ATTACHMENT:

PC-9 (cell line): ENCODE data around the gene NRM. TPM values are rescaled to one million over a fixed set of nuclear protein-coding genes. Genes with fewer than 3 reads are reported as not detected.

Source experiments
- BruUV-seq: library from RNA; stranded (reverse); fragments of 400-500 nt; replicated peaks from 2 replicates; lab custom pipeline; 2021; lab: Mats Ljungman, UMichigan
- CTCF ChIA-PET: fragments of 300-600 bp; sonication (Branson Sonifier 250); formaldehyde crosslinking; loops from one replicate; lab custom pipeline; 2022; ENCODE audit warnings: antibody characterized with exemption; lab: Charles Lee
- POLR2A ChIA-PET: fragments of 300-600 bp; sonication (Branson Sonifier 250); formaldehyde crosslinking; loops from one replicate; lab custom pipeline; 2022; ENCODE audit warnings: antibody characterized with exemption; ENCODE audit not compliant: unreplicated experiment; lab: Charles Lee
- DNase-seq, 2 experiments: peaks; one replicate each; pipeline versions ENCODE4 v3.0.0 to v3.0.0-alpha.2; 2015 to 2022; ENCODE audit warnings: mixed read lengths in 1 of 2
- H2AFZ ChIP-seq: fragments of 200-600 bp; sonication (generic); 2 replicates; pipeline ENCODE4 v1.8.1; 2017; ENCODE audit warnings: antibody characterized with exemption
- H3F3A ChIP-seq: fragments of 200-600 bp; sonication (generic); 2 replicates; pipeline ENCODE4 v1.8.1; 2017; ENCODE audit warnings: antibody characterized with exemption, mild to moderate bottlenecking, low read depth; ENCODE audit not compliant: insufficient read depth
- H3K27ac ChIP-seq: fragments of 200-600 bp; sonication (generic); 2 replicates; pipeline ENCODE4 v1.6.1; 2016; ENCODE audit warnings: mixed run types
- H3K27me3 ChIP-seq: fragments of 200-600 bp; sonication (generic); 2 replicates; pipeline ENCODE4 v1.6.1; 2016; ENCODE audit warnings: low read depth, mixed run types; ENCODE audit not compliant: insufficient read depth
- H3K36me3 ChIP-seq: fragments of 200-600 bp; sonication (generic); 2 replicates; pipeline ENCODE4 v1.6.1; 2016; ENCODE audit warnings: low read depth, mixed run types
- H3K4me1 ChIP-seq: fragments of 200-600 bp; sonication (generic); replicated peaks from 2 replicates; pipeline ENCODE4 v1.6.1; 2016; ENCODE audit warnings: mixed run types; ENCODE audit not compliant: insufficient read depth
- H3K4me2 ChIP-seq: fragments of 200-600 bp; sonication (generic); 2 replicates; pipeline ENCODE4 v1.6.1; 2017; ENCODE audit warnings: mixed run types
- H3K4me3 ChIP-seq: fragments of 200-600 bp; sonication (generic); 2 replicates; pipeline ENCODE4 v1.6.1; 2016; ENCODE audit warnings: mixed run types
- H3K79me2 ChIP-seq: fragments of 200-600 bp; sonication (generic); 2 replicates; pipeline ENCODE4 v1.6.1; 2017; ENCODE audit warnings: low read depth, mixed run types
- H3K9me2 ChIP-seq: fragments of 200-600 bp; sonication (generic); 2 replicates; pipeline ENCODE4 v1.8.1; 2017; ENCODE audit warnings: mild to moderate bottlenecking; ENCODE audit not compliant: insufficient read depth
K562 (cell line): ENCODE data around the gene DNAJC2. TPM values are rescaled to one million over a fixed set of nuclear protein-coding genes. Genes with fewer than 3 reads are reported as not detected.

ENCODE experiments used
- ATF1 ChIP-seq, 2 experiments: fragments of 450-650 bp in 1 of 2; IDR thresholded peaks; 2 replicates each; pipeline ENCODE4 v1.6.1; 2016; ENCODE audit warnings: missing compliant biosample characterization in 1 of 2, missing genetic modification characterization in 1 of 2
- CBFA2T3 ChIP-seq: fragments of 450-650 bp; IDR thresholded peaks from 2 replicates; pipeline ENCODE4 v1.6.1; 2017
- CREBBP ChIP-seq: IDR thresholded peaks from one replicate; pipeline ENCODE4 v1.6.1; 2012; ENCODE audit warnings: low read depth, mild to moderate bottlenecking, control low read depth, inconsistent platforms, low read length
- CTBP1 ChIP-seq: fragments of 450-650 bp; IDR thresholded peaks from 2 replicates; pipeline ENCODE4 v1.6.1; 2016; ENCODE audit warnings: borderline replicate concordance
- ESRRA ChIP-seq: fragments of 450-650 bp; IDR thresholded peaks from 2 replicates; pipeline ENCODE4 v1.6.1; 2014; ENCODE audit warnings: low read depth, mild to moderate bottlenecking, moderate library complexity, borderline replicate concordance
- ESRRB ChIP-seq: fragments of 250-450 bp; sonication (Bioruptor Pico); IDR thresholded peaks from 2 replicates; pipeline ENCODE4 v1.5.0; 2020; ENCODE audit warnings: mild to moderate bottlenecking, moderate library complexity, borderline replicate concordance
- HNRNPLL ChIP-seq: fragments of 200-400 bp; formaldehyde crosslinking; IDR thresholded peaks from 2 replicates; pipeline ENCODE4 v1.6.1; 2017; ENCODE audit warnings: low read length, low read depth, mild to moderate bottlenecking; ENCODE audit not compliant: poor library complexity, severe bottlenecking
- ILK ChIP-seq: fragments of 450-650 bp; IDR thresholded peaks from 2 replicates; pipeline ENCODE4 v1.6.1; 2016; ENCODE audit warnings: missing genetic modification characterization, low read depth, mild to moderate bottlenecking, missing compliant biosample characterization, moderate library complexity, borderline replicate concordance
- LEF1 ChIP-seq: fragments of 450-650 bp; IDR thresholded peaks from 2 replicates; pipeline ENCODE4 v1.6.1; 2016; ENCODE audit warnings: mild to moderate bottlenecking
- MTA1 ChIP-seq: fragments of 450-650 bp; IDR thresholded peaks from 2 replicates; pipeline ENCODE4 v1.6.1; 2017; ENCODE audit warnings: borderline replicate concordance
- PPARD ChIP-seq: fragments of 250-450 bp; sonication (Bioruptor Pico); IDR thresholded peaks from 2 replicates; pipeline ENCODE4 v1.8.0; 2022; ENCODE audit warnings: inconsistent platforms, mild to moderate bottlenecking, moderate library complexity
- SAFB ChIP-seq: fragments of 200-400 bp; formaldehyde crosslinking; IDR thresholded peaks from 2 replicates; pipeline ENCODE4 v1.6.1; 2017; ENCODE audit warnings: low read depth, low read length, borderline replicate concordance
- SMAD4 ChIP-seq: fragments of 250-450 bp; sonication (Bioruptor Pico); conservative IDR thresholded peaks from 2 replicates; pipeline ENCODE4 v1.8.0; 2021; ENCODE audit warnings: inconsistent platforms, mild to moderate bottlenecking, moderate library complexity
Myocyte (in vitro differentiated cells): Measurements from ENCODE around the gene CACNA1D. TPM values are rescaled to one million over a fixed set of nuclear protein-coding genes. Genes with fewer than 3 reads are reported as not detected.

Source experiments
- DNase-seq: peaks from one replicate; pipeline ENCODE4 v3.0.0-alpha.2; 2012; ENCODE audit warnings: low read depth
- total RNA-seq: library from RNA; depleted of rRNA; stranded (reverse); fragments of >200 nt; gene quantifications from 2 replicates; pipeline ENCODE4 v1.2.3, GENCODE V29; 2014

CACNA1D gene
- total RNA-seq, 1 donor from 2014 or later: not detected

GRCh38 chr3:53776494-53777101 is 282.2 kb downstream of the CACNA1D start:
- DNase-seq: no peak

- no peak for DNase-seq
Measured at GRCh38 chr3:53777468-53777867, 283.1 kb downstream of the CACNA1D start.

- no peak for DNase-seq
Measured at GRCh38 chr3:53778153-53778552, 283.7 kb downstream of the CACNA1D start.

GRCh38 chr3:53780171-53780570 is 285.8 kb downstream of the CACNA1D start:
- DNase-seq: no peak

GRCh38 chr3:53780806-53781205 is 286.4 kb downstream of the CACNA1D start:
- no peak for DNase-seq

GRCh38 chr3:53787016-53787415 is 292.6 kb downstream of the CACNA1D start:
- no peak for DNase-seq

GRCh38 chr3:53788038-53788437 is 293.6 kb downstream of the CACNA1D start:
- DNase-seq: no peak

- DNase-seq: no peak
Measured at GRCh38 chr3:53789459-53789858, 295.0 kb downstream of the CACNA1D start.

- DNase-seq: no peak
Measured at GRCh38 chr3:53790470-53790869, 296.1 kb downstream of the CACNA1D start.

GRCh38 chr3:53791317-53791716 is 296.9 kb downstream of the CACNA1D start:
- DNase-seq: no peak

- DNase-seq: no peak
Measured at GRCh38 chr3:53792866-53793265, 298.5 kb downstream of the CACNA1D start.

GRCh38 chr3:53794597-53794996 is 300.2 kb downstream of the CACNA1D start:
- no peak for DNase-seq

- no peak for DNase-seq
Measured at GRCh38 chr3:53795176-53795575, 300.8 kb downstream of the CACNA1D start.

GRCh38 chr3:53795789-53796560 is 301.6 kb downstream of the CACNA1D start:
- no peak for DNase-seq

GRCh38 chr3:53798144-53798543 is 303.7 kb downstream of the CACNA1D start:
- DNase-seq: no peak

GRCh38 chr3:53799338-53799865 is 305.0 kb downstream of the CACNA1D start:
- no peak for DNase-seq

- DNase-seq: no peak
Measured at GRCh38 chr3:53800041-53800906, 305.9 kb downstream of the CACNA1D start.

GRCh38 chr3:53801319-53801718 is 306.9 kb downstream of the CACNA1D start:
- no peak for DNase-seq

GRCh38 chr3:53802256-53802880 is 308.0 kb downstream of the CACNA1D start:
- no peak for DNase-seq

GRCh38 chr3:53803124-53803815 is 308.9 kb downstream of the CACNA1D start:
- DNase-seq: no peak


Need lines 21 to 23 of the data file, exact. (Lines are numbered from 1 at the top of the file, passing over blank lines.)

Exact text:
- CREBBP ChIP-seq: IDR thresholded peaks from one replicate; pipeline ENCODE4 v1.6.1; 2012; ENCODE audit warnings: low read depth, mild to moderate bottlenecking, control low read depth, inconsistent platforms, low read length
- CTBP1 ChIP-seq: fragments of 450-650 bp; IDR thresholded peaks from 2 replicates; pipeline ENCODE4 v1.6.1; 2016; ENCODE audit warnings: borderline replicate concordance
- ESRRA ChIP-seq: fragments of 450-650 bp; IDR thresholded peaks from 2 replicates; pipeline ENCODE4 v1.6.1; 2014; ENCODE audit warnings: low read depth, mild to moderate bottlenecking, moderate library complexity, borderline replicate concordance